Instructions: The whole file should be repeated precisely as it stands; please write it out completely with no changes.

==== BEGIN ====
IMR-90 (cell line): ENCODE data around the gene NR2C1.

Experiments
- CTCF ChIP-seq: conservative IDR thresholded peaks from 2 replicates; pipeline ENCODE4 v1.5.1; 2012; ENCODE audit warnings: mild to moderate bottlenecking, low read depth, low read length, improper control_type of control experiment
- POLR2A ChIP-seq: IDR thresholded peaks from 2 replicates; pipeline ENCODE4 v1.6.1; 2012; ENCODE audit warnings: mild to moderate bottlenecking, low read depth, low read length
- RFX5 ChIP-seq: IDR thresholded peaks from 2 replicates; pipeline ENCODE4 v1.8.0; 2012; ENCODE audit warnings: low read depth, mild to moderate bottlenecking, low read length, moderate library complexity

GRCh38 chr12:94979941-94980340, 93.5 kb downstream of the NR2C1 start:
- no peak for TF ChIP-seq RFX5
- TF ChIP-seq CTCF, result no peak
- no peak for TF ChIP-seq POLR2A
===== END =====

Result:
IMR-90 (cell line): ENCODE data around the gene NR2C1.

Experiments
- CTCF ChIP-seq: conservative IDR thresholded peaks from 2 replicates; pipeline ENCODE4 v1.5.1; 2012; ENCODE audit warnings: mild to moderate bottlenecking, low read depth, low read length, improper control_type of control experiment
- POLR2A ChIP-seq: IDR thresholded peaks from 2 replicates; pipeline ENCODE4 v1.6.1; 2012; ENCODE audit warnings: mild to moderate bottlenecking, low read depth, low read length
- RFX5 ChIP-seq: IDR thresholded peaks from 2 replicates; pipeline ENCODE4 v1.8.0; 2012; ENCODE audit warnings: low read depth, mild to moderate bottlenecking, low read length, moderate library complexity

GRCh38 chr12:94979941-94980340, 93.5 kb downstream of the NR2C1 start:
- no peak for TF ChIP-seq RFX5
- TF ChIP-seq CTCF, result no peak
- no peak for TF ChIP-seq POLR2A